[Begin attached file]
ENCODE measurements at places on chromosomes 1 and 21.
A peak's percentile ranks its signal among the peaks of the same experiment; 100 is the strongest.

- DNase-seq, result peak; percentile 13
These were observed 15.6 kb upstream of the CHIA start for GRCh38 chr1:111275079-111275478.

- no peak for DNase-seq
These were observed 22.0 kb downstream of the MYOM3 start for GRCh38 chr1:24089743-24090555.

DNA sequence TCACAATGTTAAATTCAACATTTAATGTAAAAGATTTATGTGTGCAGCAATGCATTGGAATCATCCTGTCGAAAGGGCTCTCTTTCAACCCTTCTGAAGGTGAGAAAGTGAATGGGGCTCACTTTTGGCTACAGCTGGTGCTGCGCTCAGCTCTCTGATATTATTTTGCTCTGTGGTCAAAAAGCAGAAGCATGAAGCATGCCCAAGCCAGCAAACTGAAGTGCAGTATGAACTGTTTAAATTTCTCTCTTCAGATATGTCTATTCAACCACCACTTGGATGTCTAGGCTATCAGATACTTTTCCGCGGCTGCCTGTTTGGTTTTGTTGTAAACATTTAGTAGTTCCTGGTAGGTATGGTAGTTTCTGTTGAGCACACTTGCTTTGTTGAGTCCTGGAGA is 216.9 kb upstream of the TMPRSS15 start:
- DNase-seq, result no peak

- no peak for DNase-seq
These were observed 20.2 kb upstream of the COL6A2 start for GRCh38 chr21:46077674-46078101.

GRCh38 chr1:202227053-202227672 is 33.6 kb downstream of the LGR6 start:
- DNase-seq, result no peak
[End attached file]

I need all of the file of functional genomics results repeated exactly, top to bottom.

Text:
ENCODE measurements at places on chromosomes 1 and 21.
A peak's percentile ranks its signal among the peaks of the same experiment; 100 is the strongest.

- DNase-seq, result peak; percentile 13
These were observed 15.6 kb upstream of the CHIA start for GRCh38 chr1:111275079-111275478.

- no peak for DNase-seq
These were observed 22.0 kb downstream of the MYOM3 start for GRCh38 chr1:24089743-24090555.

DNA sequence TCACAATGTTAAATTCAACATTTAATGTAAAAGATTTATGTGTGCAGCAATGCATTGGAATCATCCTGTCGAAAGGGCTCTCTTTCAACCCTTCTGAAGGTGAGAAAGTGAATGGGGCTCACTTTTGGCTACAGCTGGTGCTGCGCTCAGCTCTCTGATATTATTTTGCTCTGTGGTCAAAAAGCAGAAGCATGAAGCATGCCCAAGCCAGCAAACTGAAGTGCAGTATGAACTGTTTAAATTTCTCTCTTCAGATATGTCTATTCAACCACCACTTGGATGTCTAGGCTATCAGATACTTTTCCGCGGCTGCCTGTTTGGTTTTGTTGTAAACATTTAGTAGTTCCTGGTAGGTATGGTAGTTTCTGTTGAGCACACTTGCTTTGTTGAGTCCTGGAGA is 216.9 kb upstream of the TMPRSS15 start:
- DNase-seq, result no peak

- no peak for DNase-seq
These were observed 20.2 kb upstream of the COL6A2 start for GRCh38 chr21:46077674-46078101.

GRCh38 chr1:202227053-202227672 is 33.6 kb downstream of the LGR6 start:
- DNase-seq, result no peak